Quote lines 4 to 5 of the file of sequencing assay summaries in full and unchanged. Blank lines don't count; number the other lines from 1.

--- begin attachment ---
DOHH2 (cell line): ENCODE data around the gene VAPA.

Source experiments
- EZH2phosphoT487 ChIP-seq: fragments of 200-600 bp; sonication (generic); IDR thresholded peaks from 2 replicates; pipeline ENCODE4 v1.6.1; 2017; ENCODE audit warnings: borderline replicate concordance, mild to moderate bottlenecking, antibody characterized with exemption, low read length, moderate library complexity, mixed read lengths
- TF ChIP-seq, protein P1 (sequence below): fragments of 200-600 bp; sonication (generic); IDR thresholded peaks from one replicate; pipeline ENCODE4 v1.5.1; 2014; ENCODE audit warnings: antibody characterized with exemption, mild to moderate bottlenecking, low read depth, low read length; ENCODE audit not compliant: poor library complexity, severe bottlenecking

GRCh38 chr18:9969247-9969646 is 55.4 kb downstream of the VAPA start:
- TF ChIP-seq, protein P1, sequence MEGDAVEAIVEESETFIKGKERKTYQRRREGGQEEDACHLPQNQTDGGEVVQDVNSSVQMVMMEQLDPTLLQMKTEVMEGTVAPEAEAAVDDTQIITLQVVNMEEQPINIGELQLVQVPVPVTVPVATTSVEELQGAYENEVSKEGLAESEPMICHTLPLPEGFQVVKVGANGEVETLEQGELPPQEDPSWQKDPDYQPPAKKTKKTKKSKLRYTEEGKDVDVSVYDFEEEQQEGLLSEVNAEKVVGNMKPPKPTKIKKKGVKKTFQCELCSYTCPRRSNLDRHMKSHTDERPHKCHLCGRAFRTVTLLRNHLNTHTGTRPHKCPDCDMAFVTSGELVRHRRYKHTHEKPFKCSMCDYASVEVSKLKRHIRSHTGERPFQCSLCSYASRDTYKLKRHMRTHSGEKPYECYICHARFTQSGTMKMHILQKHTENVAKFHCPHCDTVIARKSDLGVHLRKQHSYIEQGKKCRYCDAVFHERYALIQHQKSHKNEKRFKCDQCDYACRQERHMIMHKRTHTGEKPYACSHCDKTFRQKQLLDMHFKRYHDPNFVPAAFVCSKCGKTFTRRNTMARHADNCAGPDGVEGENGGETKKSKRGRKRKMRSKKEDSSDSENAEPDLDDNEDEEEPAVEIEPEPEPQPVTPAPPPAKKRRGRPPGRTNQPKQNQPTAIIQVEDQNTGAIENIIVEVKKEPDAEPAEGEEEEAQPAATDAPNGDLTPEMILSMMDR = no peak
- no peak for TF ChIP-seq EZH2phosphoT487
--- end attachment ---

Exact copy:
- TF ChIP-seq, protein P1 (sequence below): fragments of 200-600 bp; sonication (generic); IDR thresholded peaks from one replicate; pipeline ENCODE4 v1.5.1; 2014; ENCODE audit warnings: antibody characterized with exemption, mild to moderate bottlenecking, low read depth, low read length; ENCODE audit not compliant: poor library complexity, severe bottlenecking

GRCh38 chr18:9969247-9969646 is 55.4 kb downstream of the VAPA start: